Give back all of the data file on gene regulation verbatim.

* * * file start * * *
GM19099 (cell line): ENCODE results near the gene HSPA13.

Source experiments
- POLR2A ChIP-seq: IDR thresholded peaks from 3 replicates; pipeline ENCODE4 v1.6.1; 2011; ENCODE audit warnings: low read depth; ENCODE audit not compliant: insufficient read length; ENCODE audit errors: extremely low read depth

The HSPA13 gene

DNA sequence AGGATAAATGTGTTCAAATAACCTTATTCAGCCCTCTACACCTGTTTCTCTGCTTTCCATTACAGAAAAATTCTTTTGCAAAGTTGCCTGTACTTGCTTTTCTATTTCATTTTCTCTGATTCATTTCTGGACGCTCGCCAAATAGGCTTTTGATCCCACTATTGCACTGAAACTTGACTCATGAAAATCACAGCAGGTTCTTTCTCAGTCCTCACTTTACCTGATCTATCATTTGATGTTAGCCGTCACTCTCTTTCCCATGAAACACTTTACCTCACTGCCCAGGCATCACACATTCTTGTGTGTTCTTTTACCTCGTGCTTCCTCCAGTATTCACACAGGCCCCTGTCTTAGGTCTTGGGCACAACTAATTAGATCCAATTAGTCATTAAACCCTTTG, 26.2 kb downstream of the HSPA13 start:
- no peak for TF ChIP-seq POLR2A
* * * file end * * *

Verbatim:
GM19099 (cell line): ENCODE results near the gene HSPA13.

Source experiments
- POLR2A ChIP-seq: IDR thresholded peaks from 3 replicates; pipeline ENCODE4 v1.6.1; 2011; ENCODE audit warnings: low read depth; ENCODE audit not compliant: insufficient read length; ENCODE audit errors: extremely low read depth

The HSPA13 gene

DNA sequence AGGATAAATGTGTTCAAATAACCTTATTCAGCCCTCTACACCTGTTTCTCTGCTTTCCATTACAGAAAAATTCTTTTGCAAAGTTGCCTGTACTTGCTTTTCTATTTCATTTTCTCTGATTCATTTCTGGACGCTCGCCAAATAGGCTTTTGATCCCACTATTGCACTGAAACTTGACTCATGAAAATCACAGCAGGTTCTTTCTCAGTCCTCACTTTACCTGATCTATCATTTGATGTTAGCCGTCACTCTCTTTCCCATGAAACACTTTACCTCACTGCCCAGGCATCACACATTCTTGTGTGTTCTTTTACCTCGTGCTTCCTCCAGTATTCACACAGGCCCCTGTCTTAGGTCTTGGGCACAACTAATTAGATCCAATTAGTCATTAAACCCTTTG, 26.2 kb downstream of the HSPA13 start:
- no peak for TF ChIP-seq POLR2A